This module follow’s a thematic cycle focusing on Seder Nashim, Seder Nezikin or Seder Moed depending on the year. This module builds on three previous Intensive Rabbinic Literature modules and aims to sustain and advance the text and language expertise of students. There is increased emphasis on the Palestinian Talmud and a wider range of secondary literature in addition to studying Mishna, Tosefta, Midrash and the Babylonian Talmud. Students will acquire higher level research skills related to rabbinic literature and will be trained in teaching primary texts to a range of audiences. Students will have the opportunity, where suitable, to mentor and teach junior level students in a class environment.
This module introduces the concept of personal theology and asks whether personal theology can or should be a systematic theology. Also discussed is the relevance and importance of personal theology to the contemporary rabbinate and rabbinate practice. During the module students will examines key concepts of modern progressive theology that may contribute to the construction of a personal theology.
Jewish life has constantly developed through the application of halachah to existing and new situations. Indeed it was a primary way in which Judaism sought to respond to the challenges of the contemporary world throughout history. But Progressive Jews live in a world which is not bound by Jewish Law alone. This module will look at a broad range of halakhic resources, especially Codes and modern Responsa literature and prepare students to access and create such material in their rabbinic decision making. Emphasis will be place on matters of practical significance for those hoping to enter the Progressive rabbinate.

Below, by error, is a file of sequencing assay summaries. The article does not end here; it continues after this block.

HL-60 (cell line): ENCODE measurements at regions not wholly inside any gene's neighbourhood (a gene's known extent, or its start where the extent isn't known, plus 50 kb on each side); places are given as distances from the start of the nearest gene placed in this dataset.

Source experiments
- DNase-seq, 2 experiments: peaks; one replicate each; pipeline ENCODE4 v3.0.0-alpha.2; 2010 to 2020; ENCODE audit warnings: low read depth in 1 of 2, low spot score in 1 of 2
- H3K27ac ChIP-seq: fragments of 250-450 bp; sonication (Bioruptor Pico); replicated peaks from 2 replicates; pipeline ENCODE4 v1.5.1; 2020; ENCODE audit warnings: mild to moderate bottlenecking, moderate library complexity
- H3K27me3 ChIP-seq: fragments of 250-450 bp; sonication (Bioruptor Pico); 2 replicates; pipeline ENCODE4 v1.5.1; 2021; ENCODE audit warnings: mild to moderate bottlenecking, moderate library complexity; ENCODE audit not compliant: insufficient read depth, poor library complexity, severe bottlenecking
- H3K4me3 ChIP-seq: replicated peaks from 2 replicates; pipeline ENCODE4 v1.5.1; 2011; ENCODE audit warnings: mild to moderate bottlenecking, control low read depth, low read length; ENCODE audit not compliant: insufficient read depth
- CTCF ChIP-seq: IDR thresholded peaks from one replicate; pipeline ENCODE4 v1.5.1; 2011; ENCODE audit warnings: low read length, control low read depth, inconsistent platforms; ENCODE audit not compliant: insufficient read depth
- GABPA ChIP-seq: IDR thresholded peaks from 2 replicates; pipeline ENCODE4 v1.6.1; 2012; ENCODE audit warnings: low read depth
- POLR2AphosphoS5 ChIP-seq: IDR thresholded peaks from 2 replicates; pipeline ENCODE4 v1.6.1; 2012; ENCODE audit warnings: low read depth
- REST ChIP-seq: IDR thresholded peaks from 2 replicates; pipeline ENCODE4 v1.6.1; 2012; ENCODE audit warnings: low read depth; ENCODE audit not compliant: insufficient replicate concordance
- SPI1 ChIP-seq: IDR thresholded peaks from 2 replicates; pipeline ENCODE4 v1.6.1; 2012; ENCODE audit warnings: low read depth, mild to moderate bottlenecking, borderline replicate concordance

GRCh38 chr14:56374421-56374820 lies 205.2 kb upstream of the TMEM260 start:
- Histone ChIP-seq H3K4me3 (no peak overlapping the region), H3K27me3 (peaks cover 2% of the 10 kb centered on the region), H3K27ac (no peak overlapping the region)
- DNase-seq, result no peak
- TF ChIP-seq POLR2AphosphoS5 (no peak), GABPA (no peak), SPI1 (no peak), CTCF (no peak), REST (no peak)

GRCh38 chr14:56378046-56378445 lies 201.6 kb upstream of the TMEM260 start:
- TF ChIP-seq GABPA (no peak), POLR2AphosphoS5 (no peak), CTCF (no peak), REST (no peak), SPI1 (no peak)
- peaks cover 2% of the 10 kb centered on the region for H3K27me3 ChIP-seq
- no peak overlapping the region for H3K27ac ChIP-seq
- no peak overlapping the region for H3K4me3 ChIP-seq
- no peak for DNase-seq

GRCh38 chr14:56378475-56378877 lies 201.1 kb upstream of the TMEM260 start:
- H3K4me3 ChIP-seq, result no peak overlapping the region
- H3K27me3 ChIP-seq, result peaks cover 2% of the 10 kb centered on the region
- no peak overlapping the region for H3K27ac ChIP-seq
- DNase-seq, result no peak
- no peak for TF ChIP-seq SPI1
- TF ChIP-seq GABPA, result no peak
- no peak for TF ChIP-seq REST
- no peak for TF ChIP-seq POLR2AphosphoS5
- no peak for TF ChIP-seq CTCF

The primary content of this module is the study Megillot in depth with the aim of developing the students’ ability to read, analyse and translate the Hebrew text. Students will engage with a range of different methodological approaches ranging from traditional Jewish medieval commentaries, the Septuagint and Targum and contemporary academic theories. I.e., feminism, reader-response theory, post-colonial theory, intertextuality, translation theory, and cultural studies. These exegetical methodologies will be applied to excite deeper understanding of these texts. As all five of these books serve a liturgical function in the Jewish calendar, we will consider the ways different methodological approaches facilitate better access to the texts both in academic and congregational settings.
The module will pursue a line of modern Jewish religious enquiry and argument, contextualised in eighteenth and nineteenth-century Jewish thought, but focussing on relational, existential, liberative themes in twentieth-century Jewish thinkers and on occasion visual artists. Through close reading of selected texts and artworks, including the use of gender as a category of analysis, the module will consider some of the central religious themes and ideas that emerged from Jewish modernity, both in their own historical context (notably in relation of the First World War and the Holocaust) and as read from a contemporary perspective.
This module will enable students to make the transition from a rabbinic student’s level of pastoral and community skills to those of an ordained rabbi. Students will acquire a theoretical and a practical understanding of rabbinic pastoral responsibilities and have an in depth understanding of the Jewish spiritual and ethical values which need to be applied to pastoral work. All the topics studied will reflect the current legal, charitable, ethical and managerial frameworks with in which rabbinic work in congregations should be placed. Students will be encouraged to reflect on their personal self-development throughout their training at the College.